John Boudreaux Jr., the drummer who perhaps embodied the sound of New Orleans most perfectly, and who played on many of the most successful early ’60s New Orleans records, died in Los Angeles on January 14, from cardiac arrest due to diabetic complications. He was 80.
“What John Boudreaux was doing on drums deserves a special look,” noted Mac Rebennack. “Instead of playing the backbeat on the snare, he played a New Orleans funk cha-cha. Suddenly, the Supremes ‘Baby Love’ and other Motown hits had John’s groove stamped on them. They didn’t know how to play as funky as Boudreaux, but you could hear it just the same.”
John Boudreaux Jr. was born December 10, 1936 in New Roads, Louisiana. He and his extended family moved to New Orleans in a house on St. Philip Street. At the age of 14, he began playing drums, and by 1952, he was occasionally backing Professor Longhair. By the mid ’50s, Boudreaux became the Hawketts’ regular drummer, playing on the classic “Mardi Gras Mambo.”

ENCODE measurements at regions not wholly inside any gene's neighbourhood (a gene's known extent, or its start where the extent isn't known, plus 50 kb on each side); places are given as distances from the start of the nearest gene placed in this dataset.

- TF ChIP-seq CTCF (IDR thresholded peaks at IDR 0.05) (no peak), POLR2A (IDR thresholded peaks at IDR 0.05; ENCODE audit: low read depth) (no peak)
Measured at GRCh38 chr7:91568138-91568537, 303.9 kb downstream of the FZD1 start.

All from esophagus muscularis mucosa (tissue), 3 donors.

By the late ’50s, Boudreaux began doing session work at Cosimo’s studio with Rebennack for the Ace, Ric and Ron labels. Irma Thomas’ “Don’t Mess With My Man,” Johnny Adams’ “I Won’t Cry” and Longhair’s remake of “Go To The Mardi Gras” were among his early credits.
“Then Allen Toussaint hired me and started having hits,” said Boudreaux in 2002. “I played on K-Doe’s “Mother-In-Law,” Chris Kenner’s “I Like It Like That” and “Land of 1,000 Dances,” on Lee Dorsey’s “Ya Ya.”
Then Boudreaux joined Harold Battiste’s team at AFO.
“We recorded Price La La’s ‘She Put The Hurt On Me’ and Barbara George’s ‘I Know.’”
In 1963, the entire AFO team moved to greener pastures in California.
“I wanted to go someplace where I could study music. I wasn’t getting that [in New Orleans].”
Gigs were few-and-far between at the get-go, but Boudreaux persevered, moving his family West. Eventually, Sam Cooke hired him for several sessions, as did Battiste, who began producing the duo Sonny and Cher.”
“I hooked up with Mac again [then] and worked on the Gris-Gris album. That’s when his career started taking off. Him and Harold came up with that concept during the Haight-Ashbury era. I enjoyed that music because it allowed me to be really creative.”
Boudreaux played with a wide variety of musicians until the millennium, when he began concentrating on modern jazz. At that point, because of nerve damage in an elbow, he could no longer play drums, instead switching to saxophone. He recorded two CDs in that style.
John Boudreaux was buried in Los Angeles. He is survived by his wife Ruby Mae, and three children.